Sorry I haven't been writing, but I haven't had internet access since last weekend... On Sunday all the students in my study abroad program traveled to a small rural town called Ixtlilco el Grande, where we stayed until Wednesday. While we were there we stayed with families, many of whom didn't have running water or refrigerators let alone any luxuries. Then we moved to an ex-hacienda which had been turned into a resort/hotel, where we stayed for two nights. At the ex-hacienda, we had various conversations about cultural issues and such, one of which was based on Ivan Illich's article "To Hell with Good Intentions."
Sunday, February 08, 2009
Many of the students in my program are Social Work majors, so they obviously rejected the notion that there is nothing we can do to help other people. But I also think it's really important to recognize that even trying to help often does damage. One student told a story about a village where a bunch of do-gooders put in a well for easier access to water, and they probably expected a giant "Thank you, you've saved our lives." But actually the women were really unhappy with the well because it took away the time that they previously had to bond with the other women in the village when they went to the river for water everyday.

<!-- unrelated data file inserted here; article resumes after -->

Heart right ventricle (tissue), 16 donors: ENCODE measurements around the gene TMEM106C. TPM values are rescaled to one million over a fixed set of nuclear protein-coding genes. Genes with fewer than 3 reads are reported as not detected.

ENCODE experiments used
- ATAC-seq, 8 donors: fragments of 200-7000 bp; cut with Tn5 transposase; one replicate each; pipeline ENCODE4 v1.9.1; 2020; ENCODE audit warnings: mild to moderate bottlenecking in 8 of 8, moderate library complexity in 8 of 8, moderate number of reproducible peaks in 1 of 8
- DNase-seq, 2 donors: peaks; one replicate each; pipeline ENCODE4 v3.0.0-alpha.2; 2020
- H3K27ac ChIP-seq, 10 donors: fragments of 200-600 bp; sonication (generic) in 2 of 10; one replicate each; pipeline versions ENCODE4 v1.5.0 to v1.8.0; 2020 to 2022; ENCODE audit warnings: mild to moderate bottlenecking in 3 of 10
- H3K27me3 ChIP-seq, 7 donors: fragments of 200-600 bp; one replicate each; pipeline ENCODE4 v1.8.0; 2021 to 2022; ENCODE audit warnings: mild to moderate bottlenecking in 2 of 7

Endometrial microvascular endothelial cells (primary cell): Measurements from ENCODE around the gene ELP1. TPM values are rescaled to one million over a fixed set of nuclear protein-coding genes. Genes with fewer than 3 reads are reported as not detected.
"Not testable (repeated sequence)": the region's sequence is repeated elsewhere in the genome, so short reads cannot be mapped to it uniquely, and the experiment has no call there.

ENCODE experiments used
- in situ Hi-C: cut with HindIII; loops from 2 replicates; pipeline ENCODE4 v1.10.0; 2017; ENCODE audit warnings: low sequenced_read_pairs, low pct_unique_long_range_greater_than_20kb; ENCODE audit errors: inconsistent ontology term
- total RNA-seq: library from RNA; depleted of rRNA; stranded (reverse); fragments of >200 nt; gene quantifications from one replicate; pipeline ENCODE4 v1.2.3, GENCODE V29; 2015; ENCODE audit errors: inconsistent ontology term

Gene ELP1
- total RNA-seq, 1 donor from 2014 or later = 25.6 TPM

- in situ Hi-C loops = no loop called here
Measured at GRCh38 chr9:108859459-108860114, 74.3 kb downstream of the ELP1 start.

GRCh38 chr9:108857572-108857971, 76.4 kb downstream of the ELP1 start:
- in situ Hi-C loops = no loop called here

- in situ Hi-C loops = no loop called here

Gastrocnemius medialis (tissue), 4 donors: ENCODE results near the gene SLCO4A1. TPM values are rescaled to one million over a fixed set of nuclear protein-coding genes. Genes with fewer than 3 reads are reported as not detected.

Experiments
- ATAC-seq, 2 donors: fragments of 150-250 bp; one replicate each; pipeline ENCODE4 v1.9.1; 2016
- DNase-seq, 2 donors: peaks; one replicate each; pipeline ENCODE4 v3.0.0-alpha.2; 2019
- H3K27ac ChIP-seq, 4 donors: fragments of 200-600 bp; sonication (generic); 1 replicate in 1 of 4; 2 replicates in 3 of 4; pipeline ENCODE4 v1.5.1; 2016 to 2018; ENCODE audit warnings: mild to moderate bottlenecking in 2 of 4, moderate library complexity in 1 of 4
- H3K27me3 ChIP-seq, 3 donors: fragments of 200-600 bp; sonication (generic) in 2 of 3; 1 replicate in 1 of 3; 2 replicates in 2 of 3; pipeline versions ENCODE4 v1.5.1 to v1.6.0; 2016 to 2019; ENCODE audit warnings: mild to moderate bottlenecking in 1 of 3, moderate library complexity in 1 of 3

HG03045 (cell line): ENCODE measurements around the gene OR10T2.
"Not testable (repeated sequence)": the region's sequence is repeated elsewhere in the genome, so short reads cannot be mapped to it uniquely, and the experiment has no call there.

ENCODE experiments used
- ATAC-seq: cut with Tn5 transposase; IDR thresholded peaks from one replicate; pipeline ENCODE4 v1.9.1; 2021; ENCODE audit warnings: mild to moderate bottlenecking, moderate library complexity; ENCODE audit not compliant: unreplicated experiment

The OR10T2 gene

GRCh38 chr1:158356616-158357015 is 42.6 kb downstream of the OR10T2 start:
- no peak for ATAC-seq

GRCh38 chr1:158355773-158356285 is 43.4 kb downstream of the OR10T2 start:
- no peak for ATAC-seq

Similarly, I heard of someone who visited a small rural town (much like Ixtlilco) and noticed that there weren't any recycling bins. So in her quest to "green" the town, she organized a project to have them collect their recyclable materials, but it took eight months for them to gather enough to make it worth anyone's effort to haul it off to be recycled. Because the people of the town were forced to make their money stretch as far as possible, they lived by the first two R's of "Reduce, Reuse, Recycle." And because of that, they most certainly are much "greener" than any city with a shopping mall and a lame-ass recycling program.
I don't agree with Illich that there is nothing we can do. I think that there are a lot of really good programs that are doing a lot of good things for the people of Latin America. But successful programs need to based on the needs of local peoples, not the "needs" that foreigners see. Solving Latin American problems with U.S. solutions will never work.